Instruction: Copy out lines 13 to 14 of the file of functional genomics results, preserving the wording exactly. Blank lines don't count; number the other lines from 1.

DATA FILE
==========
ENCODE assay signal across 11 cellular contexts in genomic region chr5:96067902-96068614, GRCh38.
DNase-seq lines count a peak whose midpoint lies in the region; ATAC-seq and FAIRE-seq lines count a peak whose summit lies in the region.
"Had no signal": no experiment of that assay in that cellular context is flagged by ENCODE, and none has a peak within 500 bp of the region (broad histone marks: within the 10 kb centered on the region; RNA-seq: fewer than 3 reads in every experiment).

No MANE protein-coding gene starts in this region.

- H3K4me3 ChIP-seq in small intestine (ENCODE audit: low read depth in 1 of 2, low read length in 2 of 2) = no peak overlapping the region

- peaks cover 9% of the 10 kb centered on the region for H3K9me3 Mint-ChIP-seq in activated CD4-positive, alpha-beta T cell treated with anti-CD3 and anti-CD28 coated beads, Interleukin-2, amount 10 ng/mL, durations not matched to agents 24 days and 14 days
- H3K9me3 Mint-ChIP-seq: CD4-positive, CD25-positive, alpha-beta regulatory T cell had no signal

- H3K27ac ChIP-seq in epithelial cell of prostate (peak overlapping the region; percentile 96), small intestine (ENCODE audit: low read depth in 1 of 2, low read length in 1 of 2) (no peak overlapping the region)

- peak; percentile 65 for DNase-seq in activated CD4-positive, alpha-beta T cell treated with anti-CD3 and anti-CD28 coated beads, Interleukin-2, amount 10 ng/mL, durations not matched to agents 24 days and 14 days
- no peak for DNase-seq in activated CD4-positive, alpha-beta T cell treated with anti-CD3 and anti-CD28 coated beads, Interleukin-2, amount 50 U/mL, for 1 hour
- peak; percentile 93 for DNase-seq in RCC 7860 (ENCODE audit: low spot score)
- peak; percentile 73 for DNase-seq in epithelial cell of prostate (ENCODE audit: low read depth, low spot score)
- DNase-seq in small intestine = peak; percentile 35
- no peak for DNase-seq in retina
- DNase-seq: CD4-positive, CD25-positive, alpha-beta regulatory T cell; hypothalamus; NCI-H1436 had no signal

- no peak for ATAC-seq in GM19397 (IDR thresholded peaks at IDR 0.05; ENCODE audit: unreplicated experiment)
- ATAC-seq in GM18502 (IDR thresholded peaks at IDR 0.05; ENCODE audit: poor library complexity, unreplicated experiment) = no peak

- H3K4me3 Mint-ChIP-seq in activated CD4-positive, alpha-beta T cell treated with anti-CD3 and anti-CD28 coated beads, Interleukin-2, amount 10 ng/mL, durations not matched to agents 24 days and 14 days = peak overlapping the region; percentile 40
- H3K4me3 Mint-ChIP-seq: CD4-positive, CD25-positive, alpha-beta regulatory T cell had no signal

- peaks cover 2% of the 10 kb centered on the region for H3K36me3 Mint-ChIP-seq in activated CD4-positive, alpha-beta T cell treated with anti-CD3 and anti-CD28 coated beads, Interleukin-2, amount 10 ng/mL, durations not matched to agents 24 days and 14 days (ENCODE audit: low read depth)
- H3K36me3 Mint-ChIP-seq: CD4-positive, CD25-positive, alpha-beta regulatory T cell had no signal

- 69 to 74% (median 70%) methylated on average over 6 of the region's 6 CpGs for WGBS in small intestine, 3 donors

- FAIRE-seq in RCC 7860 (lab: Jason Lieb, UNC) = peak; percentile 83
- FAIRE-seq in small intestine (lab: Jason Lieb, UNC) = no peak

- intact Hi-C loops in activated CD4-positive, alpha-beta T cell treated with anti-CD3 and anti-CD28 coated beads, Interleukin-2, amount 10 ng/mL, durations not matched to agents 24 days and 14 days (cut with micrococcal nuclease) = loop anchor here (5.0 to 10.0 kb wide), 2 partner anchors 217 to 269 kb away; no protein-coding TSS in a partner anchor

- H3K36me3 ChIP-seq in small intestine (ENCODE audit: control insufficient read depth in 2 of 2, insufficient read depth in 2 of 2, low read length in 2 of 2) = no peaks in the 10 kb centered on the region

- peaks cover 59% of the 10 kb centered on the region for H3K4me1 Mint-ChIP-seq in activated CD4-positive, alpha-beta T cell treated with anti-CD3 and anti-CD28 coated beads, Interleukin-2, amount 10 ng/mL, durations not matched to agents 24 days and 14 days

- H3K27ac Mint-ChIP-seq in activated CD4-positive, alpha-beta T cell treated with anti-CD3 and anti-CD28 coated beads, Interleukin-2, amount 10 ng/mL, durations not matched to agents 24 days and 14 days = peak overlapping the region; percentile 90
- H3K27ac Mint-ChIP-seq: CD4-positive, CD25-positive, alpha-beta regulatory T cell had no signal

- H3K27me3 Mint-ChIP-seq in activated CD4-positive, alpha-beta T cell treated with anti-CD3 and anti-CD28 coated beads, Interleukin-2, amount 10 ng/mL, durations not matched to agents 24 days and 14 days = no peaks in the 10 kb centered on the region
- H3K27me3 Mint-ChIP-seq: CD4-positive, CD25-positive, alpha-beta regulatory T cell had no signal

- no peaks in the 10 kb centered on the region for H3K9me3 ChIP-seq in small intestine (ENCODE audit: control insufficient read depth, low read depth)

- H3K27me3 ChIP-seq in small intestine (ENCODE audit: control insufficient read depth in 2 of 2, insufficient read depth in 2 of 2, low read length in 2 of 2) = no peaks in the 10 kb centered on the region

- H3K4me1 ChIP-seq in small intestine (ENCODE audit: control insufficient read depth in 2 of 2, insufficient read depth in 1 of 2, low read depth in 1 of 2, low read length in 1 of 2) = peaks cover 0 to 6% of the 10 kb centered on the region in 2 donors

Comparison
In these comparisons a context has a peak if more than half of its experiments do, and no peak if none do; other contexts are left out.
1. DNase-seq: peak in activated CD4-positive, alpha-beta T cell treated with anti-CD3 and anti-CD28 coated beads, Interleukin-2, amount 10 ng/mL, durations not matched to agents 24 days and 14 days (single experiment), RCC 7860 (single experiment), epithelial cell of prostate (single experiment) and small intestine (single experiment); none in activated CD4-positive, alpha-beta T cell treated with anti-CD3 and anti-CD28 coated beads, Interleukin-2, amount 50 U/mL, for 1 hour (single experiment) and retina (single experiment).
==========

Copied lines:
- DNase-seq in small intestine = peak; percentile 35
- no peak for DNase-seq in retina